Misinformation and Disinformation in the Age Of Covid19
Presented by the Dunedin Writers & Readers Festival.
David Shanks, NZ Classifications Office Chief Censor, and Kate Hannah, Deputy Director, Equity & Inclusion, Te Pūnaha Matatini, discuss the problem of fake news with journalist & author Stephen Davis.
What is the scale of the problem and how should ‘the authorities’ be working to combat it? Should we all just have fewer opinions? Just read more books…?
Is there a solution?
Kate Hannah is a cultural historian of science whose principal research area is the historiography of the history of science, with a focus on the cultures and subcultures of science, gender in science history, ‘race’ science, eugenics, and fascism, colonisation and science culture, and narrative and complexity.
She is Deputy Director, Equity and Diversity, within Te Pūnaha Matatini, a New Zealand Centre of Research Excellence for Complex Systems and Networks, a Research Fellow in the Department of Physics at the University of Auckland, and a PhD candidate at the Centre for Science and Society at Te Herenga Waka – Victoria University of Wellington.
David Shanks is New Zealand’s Chief Censor and leads the Classification Office, an Independent Crown Entity. He is a barrister and solicitor who has executive experience in both private and public sector senior roles.
He’s now responsible for protecting New Zealanders from harm, especially harm to tamariki and rangatahi that can come from sex, crime, cruelty, horror, and violence in media. This balances with upholding all New Zealanders’ right to freedom of expression and recognising their diverse views.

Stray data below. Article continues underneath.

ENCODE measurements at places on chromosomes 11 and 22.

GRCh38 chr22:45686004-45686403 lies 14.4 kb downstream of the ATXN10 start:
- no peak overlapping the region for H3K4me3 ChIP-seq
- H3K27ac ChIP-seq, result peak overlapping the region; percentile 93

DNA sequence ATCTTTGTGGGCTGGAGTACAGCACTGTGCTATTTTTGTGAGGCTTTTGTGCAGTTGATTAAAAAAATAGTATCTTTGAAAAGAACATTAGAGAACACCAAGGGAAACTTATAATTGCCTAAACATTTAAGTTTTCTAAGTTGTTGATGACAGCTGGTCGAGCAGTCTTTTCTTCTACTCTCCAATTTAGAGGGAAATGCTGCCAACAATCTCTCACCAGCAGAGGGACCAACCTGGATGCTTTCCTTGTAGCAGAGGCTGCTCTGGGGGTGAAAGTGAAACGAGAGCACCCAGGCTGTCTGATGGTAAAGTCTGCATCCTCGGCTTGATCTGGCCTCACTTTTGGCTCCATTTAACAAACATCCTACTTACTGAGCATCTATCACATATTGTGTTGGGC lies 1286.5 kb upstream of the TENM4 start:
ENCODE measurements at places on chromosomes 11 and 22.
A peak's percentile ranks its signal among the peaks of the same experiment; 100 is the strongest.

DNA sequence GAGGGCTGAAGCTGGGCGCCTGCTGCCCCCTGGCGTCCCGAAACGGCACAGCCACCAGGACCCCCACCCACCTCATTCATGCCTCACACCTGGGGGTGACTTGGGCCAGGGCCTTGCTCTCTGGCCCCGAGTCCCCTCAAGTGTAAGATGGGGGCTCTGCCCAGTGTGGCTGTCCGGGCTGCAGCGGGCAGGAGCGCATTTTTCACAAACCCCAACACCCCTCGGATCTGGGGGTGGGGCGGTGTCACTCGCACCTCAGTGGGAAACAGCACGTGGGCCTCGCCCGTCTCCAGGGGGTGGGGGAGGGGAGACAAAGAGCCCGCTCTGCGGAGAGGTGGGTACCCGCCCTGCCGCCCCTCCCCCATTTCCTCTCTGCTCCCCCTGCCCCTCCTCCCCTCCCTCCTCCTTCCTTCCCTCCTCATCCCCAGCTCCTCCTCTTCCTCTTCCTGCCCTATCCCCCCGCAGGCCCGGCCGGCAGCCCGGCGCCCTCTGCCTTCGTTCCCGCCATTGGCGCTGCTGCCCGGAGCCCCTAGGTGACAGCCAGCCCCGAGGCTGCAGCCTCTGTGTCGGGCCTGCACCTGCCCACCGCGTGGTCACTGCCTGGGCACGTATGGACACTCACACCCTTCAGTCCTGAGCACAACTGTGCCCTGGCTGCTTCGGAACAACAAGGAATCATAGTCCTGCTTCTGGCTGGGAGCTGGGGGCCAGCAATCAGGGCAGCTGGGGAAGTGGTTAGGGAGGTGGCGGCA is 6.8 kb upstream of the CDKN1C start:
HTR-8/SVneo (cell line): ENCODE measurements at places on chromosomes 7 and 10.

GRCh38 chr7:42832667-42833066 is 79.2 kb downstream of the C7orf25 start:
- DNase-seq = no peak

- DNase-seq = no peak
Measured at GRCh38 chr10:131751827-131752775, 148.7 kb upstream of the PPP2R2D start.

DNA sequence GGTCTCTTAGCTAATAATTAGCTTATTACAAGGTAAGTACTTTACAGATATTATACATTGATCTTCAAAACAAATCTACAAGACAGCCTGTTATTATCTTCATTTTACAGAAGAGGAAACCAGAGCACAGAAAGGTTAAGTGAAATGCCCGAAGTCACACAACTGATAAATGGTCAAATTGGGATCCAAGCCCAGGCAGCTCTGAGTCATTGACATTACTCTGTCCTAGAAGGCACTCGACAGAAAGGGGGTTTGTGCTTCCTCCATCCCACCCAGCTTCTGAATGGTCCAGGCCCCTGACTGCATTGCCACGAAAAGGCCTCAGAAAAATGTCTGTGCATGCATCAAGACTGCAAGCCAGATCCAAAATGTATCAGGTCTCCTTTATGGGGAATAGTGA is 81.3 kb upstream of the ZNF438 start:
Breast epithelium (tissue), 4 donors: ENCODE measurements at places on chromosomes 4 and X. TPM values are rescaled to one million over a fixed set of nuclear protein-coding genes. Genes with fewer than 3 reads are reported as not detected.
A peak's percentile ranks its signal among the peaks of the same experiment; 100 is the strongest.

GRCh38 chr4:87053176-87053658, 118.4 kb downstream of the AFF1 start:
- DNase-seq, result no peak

As a parent, David has a passion for the job and a determination to modernise the approach to the changing world of media content.
For three decades as an investigative reporter and war and foreign correspondent – for the likes of The Sunday Times, the BBC, Discovery, and 20/20 – and as an educator, Stephen Davis has been on the frontlines of journalism, trying to uphold the ideals of the fourth estate. Among those who have tried to stop him: men with Kalashnikovs, government lawyers, corporate PR people, the police, billionaires, and newspaper owners.
He is the author of Truthteller: An Investigative Reporter’s Journey Through the World of Truth Prevention, Fake News and Conspiracy Theories. Stephen has designed and run journalism degree programmes in London, Sydney and Melbourne, and now teaches a course on fake news, disinformation and misinformation at the University of Otago. He also has a podcast, Truthteller, available through OAR FM.
This event has been generously supported by Marks & worth Lawyers & IP Specialists.
The Dunedin Writers & Readers Festival is funded by the Dunedin City Council, Otago Community Trust, and Creative New Zealand.